Presented by Olympic Auto Sales,
Atlanta’s premier Luxury Buy Here Pay Here
Ten years ago, the Hyundai Elantra was an also-ran in the compact-car sales sweepstakes. It wasn't anywhere near the ranks of the best sellers or best performers—cars like the Honda Civic, Toyota Corolla, and Ford Focus.
A 2011 redesign changed all that, and today the Elantra is one of our top-rated economy sedans, in the same league as the Focus, Mazda 3, and the brilliant new Honda Civic. The 2011 Elantra scored heavily with its edgy styling, and backed up that promising shape with a spacious cabin and a strong set of standard features.
At the front, it's a success, with a wider, deeper grille giving the Elantra more presence. Boomerang-shaped LED running lights brighten the front-end treatment. With less sculpting down the body sides, the Elantra is simpler, and less distinctive. The C-shaped lines that pulled the rear of the car forward are gone, replaced by more vertical door cuts and a more carefully draped rear roofline, capped by LED taillights.
The Elantra's interior is a dead ringer for the one in the latest Sonata. It's built along horizontal themes, with a large space reserved under a simple dash hood for a touchscreen, canted slightly toward the driver. The gauges incorporate a separate 4.2-inch LCD display on some models for ancillary functions like audio and navigation. Secondary functions such as climate control and audio are controlled with knobs and keys, thank goodness, and the cockpit wears a mix of soft-touch plastics and metallic finishes just as in the Sonata, offset by a fair amount of hard black plastic.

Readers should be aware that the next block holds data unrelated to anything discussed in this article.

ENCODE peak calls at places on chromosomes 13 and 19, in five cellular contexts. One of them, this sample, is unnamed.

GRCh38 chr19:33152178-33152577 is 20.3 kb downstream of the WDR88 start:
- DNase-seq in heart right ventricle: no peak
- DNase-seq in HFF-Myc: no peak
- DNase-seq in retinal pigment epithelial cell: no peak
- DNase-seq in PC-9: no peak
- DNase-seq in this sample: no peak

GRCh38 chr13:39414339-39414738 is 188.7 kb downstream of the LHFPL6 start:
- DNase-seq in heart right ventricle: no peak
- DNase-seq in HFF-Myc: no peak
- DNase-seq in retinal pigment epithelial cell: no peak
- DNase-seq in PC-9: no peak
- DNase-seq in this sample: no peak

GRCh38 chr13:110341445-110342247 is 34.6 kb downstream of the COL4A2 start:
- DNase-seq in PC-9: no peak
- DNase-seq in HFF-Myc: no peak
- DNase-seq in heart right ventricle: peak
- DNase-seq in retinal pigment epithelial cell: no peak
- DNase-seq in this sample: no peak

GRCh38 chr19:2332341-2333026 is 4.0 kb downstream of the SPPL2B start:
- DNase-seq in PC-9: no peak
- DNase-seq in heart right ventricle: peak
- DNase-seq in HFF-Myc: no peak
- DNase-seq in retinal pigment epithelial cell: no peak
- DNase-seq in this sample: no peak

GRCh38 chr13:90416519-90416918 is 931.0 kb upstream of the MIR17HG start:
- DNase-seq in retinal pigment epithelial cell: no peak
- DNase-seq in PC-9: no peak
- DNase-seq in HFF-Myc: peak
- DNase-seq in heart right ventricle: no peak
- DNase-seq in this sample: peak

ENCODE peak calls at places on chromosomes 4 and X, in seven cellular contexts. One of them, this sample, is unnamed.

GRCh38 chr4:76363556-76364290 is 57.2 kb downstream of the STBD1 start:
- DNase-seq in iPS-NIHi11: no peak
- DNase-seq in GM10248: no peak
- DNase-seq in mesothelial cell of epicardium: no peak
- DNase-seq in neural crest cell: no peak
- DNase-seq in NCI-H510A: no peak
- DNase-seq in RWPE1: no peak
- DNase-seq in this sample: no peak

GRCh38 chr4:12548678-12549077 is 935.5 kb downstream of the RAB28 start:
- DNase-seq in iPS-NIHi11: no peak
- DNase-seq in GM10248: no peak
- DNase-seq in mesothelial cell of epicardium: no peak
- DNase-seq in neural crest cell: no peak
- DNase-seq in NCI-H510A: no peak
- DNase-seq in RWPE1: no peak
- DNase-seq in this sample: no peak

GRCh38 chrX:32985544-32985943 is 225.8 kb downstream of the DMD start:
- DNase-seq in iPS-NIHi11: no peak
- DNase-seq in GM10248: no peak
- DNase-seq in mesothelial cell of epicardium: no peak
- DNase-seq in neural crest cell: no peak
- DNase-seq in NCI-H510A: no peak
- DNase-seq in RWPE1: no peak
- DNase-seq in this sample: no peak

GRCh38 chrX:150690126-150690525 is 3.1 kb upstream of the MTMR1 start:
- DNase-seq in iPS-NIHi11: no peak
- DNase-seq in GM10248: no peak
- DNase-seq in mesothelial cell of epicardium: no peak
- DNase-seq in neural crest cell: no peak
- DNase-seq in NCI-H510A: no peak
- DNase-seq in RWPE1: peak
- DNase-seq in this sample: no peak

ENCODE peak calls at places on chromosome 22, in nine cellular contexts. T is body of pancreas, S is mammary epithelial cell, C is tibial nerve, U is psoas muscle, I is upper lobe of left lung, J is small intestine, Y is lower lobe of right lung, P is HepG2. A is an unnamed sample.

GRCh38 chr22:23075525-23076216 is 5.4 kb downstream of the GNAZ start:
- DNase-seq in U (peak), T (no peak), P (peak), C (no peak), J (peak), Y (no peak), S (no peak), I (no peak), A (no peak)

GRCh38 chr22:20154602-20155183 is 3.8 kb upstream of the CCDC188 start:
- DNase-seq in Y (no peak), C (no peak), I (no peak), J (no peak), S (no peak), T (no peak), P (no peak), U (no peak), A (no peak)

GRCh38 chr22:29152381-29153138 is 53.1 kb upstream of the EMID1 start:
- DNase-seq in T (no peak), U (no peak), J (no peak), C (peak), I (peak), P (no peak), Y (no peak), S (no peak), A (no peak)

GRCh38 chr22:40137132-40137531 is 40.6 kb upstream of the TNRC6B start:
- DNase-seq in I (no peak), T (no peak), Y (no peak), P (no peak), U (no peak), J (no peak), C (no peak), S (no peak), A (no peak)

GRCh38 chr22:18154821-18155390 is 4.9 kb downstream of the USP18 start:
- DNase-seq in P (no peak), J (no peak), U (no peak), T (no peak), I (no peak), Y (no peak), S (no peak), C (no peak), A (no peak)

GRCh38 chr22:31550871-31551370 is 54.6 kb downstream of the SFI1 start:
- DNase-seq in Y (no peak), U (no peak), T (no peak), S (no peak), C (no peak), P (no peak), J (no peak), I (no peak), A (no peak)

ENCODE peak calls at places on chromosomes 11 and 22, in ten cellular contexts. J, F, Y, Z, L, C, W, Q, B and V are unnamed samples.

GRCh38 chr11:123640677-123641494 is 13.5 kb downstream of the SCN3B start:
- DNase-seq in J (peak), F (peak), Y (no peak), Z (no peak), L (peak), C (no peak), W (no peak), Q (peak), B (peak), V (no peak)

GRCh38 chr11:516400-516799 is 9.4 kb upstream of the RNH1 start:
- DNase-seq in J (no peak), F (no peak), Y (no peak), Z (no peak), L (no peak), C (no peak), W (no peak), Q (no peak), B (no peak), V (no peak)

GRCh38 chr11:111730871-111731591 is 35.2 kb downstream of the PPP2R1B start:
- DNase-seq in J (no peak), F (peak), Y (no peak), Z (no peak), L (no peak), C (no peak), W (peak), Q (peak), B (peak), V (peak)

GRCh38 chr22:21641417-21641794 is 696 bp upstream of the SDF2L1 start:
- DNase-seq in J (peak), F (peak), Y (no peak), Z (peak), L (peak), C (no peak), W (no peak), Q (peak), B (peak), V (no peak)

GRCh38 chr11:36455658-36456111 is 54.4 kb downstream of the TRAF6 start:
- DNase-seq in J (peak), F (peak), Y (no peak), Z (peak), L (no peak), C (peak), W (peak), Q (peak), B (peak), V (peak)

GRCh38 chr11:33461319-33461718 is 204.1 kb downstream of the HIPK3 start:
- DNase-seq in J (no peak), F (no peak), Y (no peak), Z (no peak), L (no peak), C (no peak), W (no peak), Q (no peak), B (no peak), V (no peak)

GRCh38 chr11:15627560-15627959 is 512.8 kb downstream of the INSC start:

A new Elantra Eco sports a turbocharged 1.4-liter inline-4 with 128 hp and 156 lb-ft, teamed to a 7-speed dual-clutch transmission for an estimated 35 mpg on the EPA combined cycle—which would match the new Honda Civic and its 4-cylinder/continuously variable transmission combo for efficiency. Over a 2,900-mile road trip, we averaged more than 41 mpg in highway driving.
Sporty road manners aren't a priority here, not like they are in the Focus or even the new Civic Touring. A basic strut front and twist-beam rear suspension have been tuned to deliver a remarkably supple, composed ride—as much due to their optimized design as to the Elantra's very stiff body. It's made up of lots of high-strength steel and industrial adhesives. The stiff body has helped steering some; it wanders less than in the previous car, but still feels best in Sport driving mode, where lower electric steering assist helps it track more cleanly.
*This vehicle is Certified Pre-Owned and is eligible for our third party warranty program.